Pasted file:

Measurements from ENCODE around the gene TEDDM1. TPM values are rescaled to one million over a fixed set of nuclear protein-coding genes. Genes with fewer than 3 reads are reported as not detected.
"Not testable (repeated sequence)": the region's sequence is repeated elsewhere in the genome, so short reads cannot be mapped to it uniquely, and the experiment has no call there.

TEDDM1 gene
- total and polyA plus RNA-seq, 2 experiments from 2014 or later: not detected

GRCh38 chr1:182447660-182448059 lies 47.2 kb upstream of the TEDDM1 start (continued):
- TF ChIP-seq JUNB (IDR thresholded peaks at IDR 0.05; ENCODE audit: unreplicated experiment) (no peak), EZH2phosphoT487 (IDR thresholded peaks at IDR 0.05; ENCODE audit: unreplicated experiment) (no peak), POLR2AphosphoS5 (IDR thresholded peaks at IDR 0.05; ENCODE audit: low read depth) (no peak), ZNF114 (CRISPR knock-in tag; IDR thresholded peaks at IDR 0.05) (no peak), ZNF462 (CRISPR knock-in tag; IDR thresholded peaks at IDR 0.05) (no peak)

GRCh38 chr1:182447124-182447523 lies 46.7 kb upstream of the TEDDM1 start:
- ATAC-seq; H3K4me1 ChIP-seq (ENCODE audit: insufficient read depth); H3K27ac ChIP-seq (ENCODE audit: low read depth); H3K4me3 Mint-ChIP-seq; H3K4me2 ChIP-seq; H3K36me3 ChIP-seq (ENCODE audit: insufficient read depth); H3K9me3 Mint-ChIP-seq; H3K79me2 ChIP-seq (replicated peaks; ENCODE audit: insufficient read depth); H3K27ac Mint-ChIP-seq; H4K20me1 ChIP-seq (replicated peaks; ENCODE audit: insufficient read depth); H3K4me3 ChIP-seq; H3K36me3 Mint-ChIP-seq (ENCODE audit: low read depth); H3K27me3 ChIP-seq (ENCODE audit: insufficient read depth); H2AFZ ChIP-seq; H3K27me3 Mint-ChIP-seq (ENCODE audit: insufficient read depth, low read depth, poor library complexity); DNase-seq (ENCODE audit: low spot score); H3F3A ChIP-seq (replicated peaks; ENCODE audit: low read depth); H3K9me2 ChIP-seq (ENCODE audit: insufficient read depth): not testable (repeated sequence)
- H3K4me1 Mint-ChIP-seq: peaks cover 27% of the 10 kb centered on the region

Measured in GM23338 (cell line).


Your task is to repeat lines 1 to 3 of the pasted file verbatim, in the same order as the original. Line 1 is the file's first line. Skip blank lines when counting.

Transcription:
Measurements from ENCODE around the gene TEDDM1. TPM values are rescaled to one million over a fixed set of nuclear protein-coding genes. Genes with fewer than 3 reads are reported as not detected.
"Not testable (repeated sequence)": the region's sequence is repeated elsewhere in the genome, so short reads cannot be mapped to it uniquely, and the experiment has no call there.

TEDDM1 gene